European stock markets fell on Friday ahead of key US data, while the British pound took a knock for a second day running.
Investors are closely watching Friday's jobs report after Federal Reserve Chair Janet Yellen this week said that if US economic activity remained solid the central bank could decide to increase interest rates before the end of the year.
"The pace of jobs growth has slowed in recent months but Janet Yellen’s comments... suggest that she has seen the numbers and that they will not be an impediment to a December rate hike," said Neil MacKinnon, economist at VTB Capital financial group.
In late morning stock market trade, London's benchmark FTSE 100 index was down 0.11 percent at 6,358.08 points.
In the eurozone, Frankfurt's DAX 30 index fell 0.27 percent compared with Thursday's close to 10,858.26 points and in Paris the CAC 40 shed 0.81 percent to 4,939.82.
Markets are waiting to see when the Fed and Bank of England will start to raise interest rates from record-low levels -- moves that will hike costs for borrowers but lead to higher returns for savers.
With the Fed ready to raise rates, the euro on Friday fell to a 3.5-month low point at $1.0834.
"We’ve seen a substantial decline in this (euro-dollar) pair as markets price in the increasingly diverging monetary policies of the Fed and ECB," said Craig Erlam, senior market analyst at Oanda trading group.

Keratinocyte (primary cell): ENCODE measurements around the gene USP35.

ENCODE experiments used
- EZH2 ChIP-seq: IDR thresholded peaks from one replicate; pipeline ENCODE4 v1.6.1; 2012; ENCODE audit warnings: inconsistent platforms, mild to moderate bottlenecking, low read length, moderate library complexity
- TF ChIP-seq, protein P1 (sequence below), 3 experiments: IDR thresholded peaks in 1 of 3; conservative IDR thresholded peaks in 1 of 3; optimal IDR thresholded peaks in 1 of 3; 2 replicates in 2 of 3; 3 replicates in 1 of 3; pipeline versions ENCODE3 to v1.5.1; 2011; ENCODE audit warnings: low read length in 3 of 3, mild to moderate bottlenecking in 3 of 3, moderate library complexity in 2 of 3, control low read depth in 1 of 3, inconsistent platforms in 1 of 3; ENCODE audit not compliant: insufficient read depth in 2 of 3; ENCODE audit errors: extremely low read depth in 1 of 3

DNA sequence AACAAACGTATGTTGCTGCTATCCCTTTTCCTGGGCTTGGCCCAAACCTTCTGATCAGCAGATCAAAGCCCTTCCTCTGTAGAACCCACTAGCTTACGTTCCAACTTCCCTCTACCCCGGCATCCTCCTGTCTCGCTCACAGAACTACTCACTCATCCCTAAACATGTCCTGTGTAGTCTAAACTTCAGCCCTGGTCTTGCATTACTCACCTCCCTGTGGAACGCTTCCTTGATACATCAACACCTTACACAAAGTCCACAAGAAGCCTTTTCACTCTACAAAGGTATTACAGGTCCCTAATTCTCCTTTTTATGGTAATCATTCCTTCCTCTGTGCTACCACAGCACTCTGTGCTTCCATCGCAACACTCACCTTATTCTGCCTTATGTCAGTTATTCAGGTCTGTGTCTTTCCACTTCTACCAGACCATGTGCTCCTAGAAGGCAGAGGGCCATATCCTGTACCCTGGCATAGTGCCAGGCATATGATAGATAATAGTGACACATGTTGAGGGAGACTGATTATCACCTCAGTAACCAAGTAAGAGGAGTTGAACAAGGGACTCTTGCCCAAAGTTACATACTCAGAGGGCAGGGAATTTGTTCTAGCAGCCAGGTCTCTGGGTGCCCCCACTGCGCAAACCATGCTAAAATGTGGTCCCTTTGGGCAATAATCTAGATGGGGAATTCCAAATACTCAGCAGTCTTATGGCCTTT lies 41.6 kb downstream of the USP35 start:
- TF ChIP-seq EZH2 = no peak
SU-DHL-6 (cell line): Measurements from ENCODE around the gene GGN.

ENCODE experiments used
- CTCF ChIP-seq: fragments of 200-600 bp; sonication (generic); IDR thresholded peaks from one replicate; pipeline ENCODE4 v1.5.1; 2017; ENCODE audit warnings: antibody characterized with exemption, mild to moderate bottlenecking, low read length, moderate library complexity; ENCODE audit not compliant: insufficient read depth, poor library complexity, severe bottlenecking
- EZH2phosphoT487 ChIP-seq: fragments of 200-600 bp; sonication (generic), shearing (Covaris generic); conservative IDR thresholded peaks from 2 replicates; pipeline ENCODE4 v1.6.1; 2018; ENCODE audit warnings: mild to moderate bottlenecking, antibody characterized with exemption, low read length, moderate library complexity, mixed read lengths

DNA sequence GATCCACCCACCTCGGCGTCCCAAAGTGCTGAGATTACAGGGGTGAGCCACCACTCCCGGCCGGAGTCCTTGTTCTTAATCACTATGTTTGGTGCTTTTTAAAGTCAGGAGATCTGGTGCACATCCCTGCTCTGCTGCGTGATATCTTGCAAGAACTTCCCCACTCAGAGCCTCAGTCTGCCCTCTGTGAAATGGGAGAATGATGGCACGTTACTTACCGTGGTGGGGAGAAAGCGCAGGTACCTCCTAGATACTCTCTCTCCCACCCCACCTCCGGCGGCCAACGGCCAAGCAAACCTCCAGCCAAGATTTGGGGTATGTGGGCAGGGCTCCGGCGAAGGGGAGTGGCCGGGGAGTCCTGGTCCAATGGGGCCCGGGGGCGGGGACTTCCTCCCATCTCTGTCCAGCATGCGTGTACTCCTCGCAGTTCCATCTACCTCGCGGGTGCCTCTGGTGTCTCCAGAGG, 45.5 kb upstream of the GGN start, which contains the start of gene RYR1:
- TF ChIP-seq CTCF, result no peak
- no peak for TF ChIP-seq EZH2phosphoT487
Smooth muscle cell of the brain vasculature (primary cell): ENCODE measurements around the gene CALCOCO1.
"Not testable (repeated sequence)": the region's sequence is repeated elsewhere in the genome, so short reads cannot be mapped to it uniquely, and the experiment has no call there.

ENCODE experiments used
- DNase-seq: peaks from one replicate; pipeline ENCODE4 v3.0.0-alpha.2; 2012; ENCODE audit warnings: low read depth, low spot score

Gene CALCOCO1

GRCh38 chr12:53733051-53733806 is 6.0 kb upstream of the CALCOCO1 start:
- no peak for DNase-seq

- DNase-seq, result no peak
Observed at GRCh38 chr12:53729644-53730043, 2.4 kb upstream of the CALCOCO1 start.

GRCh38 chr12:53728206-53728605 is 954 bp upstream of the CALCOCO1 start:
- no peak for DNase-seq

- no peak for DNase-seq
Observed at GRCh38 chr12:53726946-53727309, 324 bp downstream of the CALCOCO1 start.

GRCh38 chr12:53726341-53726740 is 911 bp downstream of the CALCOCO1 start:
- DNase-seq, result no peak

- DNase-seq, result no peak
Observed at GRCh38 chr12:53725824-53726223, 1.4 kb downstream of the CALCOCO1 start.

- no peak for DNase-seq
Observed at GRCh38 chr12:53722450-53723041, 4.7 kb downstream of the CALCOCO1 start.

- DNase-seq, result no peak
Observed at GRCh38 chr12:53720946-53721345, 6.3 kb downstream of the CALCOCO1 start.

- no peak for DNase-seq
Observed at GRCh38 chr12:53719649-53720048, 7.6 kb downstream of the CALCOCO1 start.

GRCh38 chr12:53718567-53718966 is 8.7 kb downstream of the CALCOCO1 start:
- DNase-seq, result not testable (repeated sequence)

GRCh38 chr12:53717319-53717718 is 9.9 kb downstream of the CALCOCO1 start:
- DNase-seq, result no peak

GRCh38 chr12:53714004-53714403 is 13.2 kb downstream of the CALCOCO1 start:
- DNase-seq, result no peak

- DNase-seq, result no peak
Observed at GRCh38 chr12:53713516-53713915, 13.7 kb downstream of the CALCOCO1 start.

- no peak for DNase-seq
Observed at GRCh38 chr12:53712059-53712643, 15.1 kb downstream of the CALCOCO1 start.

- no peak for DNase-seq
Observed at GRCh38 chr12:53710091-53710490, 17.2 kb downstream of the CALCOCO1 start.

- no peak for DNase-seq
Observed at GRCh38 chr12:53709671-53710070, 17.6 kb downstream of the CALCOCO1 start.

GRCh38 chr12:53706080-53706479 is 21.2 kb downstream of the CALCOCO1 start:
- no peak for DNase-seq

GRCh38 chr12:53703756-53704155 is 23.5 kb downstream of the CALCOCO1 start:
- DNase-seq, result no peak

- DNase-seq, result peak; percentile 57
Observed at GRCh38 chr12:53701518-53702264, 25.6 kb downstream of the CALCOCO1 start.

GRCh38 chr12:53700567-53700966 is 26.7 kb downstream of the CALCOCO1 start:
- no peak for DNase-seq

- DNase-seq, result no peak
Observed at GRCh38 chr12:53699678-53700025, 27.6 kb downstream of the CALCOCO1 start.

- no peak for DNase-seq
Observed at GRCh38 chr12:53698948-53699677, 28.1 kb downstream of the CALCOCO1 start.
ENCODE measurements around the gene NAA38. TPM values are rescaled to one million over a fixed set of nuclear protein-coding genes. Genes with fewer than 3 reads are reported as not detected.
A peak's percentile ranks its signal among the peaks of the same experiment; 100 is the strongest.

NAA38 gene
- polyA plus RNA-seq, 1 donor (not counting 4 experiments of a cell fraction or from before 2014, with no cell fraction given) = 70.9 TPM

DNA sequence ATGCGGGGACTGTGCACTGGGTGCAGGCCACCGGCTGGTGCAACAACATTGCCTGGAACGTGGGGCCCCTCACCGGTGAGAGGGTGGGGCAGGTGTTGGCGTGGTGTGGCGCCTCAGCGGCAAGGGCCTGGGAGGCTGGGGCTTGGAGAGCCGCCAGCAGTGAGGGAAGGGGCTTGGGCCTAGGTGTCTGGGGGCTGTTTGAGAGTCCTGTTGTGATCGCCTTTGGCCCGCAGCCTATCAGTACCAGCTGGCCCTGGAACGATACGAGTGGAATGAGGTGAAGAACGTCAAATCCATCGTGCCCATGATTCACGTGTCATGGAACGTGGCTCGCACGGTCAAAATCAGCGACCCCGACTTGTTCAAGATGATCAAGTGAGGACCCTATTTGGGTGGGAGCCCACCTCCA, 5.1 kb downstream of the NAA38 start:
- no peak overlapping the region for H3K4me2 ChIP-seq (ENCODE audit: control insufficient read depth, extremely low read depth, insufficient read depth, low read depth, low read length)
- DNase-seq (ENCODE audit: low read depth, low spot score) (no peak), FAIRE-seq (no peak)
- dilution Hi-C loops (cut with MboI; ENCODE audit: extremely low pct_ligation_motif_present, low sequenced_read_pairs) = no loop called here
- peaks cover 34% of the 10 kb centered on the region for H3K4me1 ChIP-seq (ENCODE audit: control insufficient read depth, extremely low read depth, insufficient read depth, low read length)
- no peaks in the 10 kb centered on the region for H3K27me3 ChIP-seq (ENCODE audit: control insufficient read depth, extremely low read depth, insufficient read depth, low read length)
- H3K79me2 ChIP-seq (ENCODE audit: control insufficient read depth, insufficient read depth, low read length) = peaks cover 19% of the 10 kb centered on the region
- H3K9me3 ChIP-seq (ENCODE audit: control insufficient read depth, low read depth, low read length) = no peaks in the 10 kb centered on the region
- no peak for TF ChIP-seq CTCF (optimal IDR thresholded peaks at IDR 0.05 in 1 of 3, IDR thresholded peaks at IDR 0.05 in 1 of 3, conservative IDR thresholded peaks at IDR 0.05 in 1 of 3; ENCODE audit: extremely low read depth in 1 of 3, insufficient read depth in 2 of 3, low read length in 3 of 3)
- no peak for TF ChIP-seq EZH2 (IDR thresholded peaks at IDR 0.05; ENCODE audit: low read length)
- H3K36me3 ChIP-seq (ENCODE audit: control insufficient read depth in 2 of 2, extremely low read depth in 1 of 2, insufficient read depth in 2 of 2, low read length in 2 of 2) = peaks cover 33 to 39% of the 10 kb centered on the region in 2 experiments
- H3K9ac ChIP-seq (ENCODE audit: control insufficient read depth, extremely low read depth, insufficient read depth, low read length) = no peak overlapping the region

Rather than hiking eurozone rates, the European Central Bank is seen as preparing to launch fresh stimulus to prop up the single currency bloc's economy.
In Britain meanwhile, the pound, which already fell Thursday after the Bank of England hinted that it was not in a rush to begin raising rates, dropped further Friday following poor data.
"September's trade and industrial production figures provide further signs that the UK's economic recovery remained unbalanced in the third quarter," Capital Economics said in a research note.
In foreign exchange Friday, approaching midday in London, the euro was down at $1.0869 from $1.0881 late on Thursday in New York.
The pound dropped to $1.5141 from $1.5208, while 71.79 pence bought one euro, up from 71.55 pence Thursday.
On the corporate front, shares in miner BHP Billiton slumped 5.20 percent to 980.20 pence, topping the FTSE 100 losers' board in the wake of a Brazilian mine mudslide that killed at least 17 people.
The mining company Samarco, which operates the site, is jointly owned by mining giants Vale of Brazil and BHP Billiton.
A dam burst Thursday at a mining waste site in Brazil, unleashing a deluge of thick, red toxic mud that smothered a village.